<span id="hs_cos_wrapper_name" class="hs_cos_wrapper hs_cos_wrapper_meta_field hs_cos_wrapper_type_text" style="" data-hs-cos-general-type="meta_field" data-hs-cos-type="text" >What You Need to Know About the ONC Final Rule</span>

What You Need to Know About the ONC Final Rule

The Office of the National Coordinator for Health Information Technology (ONC) has enacted legislation titled the Cures Act Final Rule implementing patient record access and information blocking measures. The new rule affects providers, patients, and health IT developers across all specialties, with the core focus centered on the use of open APIs (advanced programming interfaces) to widen access to patient records while protecting privacy. We discuss what you need to know.

Patient Access

The rule stipulates that a patient should be able to choose an app to access their health data. Specifically, the app should use a secure protocol called OAuth 2 to access information from the patient medical record and display it for patient use. The goal of these criteria is to enable patients to access records from smartphones or tablets with an application of their choosing. Previously, individual provider policies or health IT developer preferences determined how records could be distributed. The intent of the below certification updates and information blocking penalties is to increase patient choice and control over records.


Certification Updates

The 2015 Edition Cures Update modifies the criteria for health technology to be considered officially certified for use by ONC as part of the final rule. Two new certification criteria have been introduced; electronic health information export and standardized API for patient and population services. Additionally, developers must submit transparency attestations for multifactor authentication and encrypting authentication credentials for privacy and security purposes.

Furthermore, the Common Clinical Data Set is no longer the official standard for certification. It has been replaced by the United States Core Data for Interoperability, which includes a set of classes and elements required to be exchanged in support of national interoperability. Finally, several criteria have been removed or are now time-limited since they do not support the most recent versions of the Medicare and Medicaid Promoting Interoperability programs.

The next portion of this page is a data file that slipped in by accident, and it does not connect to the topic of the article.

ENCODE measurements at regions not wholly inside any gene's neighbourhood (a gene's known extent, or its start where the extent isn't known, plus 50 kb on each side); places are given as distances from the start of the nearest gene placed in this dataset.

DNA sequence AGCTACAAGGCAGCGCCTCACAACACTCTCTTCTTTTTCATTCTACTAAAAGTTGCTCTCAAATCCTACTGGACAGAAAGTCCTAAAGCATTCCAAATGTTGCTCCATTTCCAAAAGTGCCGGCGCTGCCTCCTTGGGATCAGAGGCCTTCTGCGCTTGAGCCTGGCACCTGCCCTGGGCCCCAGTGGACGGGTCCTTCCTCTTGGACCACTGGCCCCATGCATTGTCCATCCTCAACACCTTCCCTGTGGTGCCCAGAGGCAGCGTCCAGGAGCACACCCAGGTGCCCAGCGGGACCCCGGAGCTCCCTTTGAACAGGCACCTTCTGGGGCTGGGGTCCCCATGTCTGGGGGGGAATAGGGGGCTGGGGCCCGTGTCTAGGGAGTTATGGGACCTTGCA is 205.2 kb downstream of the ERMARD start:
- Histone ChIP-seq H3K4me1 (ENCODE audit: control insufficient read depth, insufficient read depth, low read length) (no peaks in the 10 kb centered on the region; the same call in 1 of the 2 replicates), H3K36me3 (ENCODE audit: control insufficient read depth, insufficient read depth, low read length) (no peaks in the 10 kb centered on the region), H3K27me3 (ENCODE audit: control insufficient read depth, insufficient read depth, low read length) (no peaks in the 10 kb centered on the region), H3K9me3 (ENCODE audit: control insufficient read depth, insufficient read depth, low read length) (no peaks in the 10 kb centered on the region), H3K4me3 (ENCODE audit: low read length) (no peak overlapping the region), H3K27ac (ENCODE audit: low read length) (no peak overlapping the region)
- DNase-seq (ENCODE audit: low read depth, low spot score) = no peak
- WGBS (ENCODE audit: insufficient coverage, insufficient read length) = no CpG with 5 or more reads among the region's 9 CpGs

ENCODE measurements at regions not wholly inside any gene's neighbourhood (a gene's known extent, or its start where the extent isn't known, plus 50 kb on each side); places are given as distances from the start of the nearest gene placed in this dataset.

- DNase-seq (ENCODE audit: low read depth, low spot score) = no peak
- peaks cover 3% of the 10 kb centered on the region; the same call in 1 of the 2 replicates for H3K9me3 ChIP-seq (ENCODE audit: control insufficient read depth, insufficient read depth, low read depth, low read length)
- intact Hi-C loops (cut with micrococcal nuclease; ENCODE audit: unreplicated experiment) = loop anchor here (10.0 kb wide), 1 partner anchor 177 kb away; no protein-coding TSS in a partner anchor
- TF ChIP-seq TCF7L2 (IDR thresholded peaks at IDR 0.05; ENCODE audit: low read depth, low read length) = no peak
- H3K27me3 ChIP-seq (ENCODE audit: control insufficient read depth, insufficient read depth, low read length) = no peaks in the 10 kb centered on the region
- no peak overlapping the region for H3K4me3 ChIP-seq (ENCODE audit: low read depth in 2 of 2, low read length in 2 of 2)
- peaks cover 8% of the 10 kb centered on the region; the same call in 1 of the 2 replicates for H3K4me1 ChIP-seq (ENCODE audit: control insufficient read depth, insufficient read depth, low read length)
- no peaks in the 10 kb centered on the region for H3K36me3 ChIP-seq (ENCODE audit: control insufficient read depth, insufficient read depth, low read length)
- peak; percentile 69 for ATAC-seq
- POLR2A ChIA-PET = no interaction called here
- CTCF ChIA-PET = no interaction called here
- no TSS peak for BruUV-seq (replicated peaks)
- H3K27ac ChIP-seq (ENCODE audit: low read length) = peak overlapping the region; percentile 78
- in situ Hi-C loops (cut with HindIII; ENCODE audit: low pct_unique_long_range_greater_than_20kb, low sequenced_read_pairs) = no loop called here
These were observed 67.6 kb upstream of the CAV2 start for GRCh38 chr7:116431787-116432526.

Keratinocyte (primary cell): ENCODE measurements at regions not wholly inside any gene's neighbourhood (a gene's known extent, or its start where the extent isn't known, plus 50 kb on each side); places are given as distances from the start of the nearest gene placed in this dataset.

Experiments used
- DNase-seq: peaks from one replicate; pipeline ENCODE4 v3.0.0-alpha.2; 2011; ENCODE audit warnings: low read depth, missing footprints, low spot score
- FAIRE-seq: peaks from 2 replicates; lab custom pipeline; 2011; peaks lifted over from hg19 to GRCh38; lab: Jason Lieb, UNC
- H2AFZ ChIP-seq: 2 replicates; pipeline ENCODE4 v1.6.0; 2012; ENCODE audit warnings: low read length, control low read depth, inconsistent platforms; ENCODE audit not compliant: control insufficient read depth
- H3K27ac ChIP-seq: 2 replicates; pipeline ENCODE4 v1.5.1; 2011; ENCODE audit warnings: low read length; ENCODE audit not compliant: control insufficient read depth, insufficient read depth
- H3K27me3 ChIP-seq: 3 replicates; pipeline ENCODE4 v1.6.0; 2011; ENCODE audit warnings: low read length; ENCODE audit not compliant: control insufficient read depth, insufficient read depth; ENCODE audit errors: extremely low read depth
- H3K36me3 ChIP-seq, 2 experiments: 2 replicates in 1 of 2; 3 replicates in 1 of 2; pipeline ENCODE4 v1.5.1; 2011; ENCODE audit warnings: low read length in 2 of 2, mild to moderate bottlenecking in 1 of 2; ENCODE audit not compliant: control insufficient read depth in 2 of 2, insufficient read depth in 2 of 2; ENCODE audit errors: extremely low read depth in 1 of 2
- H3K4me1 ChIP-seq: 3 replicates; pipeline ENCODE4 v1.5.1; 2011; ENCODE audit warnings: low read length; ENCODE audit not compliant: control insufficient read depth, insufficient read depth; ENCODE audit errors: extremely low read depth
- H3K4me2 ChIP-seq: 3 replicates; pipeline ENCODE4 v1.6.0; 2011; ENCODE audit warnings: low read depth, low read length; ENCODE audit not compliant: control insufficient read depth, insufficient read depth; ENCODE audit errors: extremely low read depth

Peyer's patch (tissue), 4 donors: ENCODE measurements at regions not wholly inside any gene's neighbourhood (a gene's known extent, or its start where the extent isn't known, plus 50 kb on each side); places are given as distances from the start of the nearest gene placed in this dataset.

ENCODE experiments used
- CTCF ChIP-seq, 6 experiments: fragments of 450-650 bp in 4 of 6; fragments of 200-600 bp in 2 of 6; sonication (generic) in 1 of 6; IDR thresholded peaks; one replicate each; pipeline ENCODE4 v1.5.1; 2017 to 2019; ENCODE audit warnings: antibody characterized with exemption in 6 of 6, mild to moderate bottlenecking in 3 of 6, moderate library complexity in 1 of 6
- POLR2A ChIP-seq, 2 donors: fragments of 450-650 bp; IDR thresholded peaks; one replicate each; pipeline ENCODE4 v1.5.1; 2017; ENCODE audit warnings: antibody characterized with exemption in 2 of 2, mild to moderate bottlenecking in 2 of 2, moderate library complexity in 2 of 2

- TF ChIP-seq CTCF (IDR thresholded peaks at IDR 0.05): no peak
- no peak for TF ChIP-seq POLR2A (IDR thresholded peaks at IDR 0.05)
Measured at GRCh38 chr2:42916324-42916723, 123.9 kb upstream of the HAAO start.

Information Blocking

An official definition of information blocking has been released after months of stakeholder debate. Paraphrased, information blocking is defined as a practice that is likely to interfere with, prevent, or materially discourage access, exchange, or use of electronic health information. Civil monetary penalties for health IT developers can be levied if found guilty of information blocking. These penalties cannot exceed $1,000,000.00 per violation. Providers found guilty of information blocking will be referred to other agencies for penalties.

The final rule identifies 8 categories of exceptions to information blocking. These categories are considered reasonable and necessary reasons to not fulfill a request. They include instances to prevent harm to a patient or others, protecting individual privacy or security of data, or general infeasibility of a request. Further exceptions cover real-time procedures for fulfilling a request, such as maintenance of the health IT network itself or charging a reasonable fee for record requests.

Finally, a content and manner exception was added by stakeholder request. The exception states t is not considered information blocking for an actor to limit the content of its response to a request for access, or the manner in which it fulfills a request for access. The intent of this exception is to allow for health IT developers and requesters to engage in open-market negotiation for record access. Then if no agreement can be reached, the other exceptions will provide guidelines and penalities.